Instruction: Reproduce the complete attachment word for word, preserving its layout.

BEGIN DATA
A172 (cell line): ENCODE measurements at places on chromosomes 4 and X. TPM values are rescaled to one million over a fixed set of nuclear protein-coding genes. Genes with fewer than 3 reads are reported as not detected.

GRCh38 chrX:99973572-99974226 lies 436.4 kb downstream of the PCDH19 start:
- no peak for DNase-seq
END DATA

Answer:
A172 (cell line): ENCODE measurements at places on chromosomes 4 and X. TPM values are rescaled to one million over a fixed set of nuclear protein-coding genes. Genes with fewer than 3 reads are reported as not detected.

GRCh38 chrX:99973572-99974226 lies 436.4 kb downstream of the PCDH19 start:
- no peak for DNase-seq